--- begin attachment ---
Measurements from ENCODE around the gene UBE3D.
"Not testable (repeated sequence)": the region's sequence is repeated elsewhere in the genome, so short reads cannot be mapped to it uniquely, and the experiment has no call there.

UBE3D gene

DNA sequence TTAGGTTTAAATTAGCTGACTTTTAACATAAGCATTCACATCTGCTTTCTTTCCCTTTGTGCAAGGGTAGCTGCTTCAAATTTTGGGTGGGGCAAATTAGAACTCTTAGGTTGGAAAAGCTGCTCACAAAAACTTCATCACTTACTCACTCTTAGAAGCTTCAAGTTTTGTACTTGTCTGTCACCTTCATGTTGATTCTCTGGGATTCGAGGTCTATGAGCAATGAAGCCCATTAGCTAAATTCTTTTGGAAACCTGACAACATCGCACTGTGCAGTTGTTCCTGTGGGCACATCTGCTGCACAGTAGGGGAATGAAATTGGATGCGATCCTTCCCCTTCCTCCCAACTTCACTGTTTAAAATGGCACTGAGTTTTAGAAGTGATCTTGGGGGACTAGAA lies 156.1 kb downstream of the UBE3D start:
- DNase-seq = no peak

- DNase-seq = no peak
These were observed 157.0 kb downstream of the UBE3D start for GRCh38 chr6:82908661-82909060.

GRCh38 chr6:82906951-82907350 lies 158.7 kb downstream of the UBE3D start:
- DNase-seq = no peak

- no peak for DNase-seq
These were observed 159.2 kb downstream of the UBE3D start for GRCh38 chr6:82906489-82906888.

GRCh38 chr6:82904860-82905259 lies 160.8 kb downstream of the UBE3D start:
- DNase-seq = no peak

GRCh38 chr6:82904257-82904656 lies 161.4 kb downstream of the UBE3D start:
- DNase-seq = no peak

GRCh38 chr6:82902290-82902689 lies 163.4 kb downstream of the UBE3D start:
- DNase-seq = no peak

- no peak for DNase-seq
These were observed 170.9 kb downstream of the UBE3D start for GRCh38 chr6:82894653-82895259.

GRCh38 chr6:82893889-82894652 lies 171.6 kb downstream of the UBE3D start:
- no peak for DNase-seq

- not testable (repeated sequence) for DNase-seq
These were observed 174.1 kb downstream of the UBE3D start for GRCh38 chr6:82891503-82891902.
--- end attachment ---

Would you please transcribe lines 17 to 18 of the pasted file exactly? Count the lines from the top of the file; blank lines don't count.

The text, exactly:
- DNase-seq = no peak

- no peak for DNase-seq